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This Indigenous women's basketball team in Vancouver's DTES is fundraising with a limited edition ball (PHOTOS)

The game ball is a celebration and appreciation of Indigenous culture across Canada.

Described as a "backbone" of Vancouver's Downtown Eastside community and for women coming off reserves, an Indigenous women's basketball team is featuring a limited edition basketball as part of a new fundraising campaign. 

As an integral part of many Indigenous communities, basketball has served as a way for people of all generations to gather and connect with each other. 

All My Relations Indigenous Women's (AMR) basketball team was founded over 19 years ago in Vancouver and team captain Joleen Mitton says the limited edition basketball is a representation of more than just the love of the game—although the team really loves to play basketball. 

"Through basketball, we have learned to practice how we want to play, and in our lives, we are the change we want to see in our communities," she explains. "This ball and its design represents that, it’s our journey and our story.

"We love this game, and this is our Game Ball!” 

In partnership with advertising agency The Local Collective, AMR has launched a fundraising campaign that represents "a rich and often overlooked history of basketball in Indigenous communities across Canada."

For women who are coming off reserves or who live in the DTES, the team offers a safe and healthy outlet in the community. The 30 Indigenous women in the AMR community come from various nations and backgrounds and the team consists of twelve women ranging in age from 17 to 40 years.  Inspired by their stories and the love of the game, the AMR Game Ball was born. 

The story being the AMR Game Ball 

While the AMR Game ball is symbolic of the team and its players, it is also a celebration and appreciation of Indigenous culture across the country and across Turtle Island.

Taking its inspiration from nature, the sprouting tree/plant/flower is meant to signify three things:

  1. The deep roots that Indigenous culture has in the “soil” of this land. This relationship to the Earth and her history acts as an important reminder that we are all connected.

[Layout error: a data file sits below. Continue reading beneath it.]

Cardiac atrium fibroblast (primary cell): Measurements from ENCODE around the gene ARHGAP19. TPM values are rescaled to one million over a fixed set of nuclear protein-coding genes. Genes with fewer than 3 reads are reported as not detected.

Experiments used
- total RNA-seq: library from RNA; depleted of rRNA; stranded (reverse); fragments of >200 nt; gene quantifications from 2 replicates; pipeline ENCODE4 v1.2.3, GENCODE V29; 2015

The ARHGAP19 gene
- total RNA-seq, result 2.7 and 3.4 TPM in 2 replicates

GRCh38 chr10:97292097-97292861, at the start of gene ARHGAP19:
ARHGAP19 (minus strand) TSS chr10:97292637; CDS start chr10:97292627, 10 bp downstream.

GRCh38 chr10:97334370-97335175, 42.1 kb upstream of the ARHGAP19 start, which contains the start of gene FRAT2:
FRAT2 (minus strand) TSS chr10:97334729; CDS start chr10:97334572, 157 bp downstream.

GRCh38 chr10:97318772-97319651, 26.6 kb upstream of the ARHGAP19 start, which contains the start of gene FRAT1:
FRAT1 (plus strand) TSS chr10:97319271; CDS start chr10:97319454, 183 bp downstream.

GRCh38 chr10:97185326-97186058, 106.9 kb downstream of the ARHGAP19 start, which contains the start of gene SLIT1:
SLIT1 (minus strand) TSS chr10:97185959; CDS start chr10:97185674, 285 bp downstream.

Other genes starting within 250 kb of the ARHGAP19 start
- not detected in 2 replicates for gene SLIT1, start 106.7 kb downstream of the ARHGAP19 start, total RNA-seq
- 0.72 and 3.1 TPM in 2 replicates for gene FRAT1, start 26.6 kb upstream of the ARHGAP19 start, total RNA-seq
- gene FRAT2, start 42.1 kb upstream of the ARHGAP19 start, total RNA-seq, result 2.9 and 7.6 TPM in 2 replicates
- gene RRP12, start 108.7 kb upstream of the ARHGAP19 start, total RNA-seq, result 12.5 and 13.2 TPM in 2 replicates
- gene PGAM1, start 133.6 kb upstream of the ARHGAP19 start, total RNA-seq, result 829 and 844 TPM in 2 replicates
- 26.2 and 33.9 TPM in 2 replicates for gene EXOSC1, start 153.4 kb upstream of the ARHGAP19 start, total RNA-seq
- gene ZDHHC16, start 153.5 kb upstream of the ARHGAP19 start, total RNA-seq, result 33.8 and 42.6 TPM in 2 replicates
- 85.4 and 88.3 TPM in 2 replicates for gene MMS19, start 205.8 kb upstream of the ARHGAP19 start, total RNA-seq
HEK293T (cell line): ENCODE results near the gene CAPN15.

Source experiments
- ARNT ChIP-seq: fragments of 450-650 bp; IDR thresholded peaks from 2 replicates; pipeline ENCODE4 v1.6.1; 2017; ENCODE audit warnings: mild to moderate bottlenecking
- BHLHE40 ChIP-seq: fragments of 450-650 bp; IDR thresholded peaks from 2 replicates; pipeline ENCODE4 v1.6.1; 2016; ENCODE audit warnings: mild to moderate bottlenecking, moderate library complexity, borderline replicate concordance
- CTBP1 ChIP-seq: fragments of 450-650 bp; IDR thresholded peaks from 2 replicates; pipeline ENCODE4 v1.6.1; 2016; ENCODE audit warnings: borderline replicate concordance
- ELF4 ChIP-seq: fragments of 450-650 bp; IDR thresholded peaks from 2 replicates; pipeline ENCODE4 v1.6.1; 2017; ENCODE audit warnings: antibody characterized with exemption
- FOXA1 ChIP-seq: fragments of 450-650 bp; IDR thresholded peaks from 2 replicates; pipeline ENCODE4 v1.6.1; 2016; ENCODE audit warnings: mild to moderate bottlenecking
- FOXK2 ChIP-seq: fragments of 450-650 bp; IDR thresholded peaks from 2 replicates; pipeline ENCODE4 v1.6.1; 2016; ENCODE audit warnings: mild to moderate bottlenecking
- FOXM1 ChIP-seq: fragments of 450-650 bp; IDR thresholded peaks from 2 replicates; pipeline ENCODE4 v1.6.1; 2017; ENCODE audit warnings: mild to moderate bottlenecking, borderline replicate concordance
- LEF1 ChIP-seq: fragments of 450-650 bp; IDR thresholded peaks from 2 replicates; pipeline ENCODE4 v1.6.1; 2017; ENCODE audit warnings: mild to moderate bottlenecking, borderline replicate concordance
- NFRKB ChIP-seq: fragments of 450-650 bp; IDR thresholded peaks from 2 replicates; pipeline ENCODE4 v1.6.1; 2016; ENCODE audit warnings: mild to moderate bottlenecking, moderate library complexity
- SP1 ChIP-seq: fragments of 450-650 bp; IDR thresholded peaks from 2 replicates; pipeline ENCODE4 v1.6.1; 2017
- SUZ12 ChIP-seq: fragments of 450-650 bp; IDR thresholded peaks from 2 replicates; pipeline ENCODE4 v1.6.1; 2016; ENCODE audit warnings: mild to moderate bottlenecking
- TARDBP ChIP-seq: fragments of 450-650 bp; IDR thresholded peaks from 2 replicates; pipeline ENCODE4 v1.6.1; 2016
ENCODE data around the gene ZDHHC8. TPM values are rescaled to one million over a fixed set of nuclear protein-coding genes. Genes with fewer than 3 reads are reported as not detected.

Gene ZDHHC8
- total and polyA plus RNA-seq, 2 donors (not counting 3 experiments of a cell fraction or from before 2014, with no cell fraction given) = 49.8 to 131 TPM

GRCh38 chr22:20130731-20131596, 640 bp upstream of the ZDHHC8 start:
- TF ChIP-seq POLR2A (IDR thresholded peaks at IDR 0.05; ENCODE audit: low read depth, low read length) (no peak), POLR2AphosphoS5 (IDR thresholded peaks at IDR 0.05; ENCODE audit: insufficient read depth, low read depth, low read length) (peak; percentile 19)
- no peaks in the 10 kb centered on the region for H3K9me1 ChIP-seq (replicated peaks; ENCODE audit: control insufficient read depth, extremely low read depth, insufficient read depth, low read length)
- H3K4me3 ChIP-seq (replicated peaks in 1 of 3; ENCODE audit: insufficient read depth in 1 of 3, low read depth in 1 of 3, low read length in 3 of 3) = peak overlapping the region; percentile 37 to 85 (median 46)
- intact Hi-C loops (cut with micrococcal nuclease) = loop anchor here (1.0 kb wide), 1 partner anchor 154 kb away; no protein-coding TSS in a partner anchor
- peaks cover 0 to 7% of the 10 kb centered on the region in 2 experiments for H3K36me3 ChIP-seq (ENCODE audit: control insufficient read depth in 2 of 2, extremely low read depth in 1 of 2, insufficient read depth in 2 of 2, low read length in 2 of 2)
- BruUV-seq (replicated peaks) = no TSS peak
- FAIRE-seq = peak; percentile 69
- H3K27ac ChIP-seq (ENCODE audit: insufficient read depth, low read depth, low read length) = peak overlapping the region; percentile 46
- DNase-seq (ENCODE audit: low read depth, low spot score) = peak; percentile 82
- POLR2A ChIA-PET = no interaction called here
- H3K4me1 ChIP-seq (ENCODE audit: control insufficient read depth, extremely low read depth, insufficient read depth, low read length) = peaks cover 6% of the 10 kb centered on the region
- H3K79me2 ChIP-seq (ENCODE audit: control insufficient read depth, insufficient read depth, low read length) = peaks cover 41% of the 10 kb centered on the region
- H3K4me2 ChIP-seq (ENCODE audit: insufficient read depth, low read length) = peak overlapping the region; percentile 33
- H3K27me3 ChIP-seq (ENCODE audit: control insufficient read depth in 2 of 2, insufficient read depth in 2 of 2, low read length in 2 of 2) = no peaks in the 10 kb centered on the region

2. The leaves and branches that extend outward are meant to signify the support we must continue to provide to each other. To always be a part of each other’s journey and to aid when needed. As these branches expand into leaves, they reach out toward the sky, symbolizing the cycle of growth.
  3. The beautiful flower represents all the strength and beauty of Indigenous and Inuit communities, and the power in their perspectives.

AMR notes that the importance of representation in sports cannot be understated, "and the development of those spaces requires not only passion and dedication but also access to funding."

While the COVID-19 pandemic had an impact on tournament fundraising, the "drive, determination, and dedication to community" continued to push the team to find new ways to rally support. 

"We believe the more spaces that are created, nurtured and funded for sport, especially for underrepresented communities, the more we all have to gain from it," says Kaitlin Doherty, Founder & Managing Director, The Local Collective.  

“Community is so vital right now. We love what All My Relations stands for and how they build and lift up their communities."

Proceeds from the sale of AMR Game Balls go directly to supporting the team as they head to the coveted All Native Tournament this April in Prince Rupert, which is located on the traditional territory of the Ts’msyen. Additionally, funding will go to supporting the AMR Physical Literacy Program, developing programming and clinics, and continuing their advocacy work for representation in sport.

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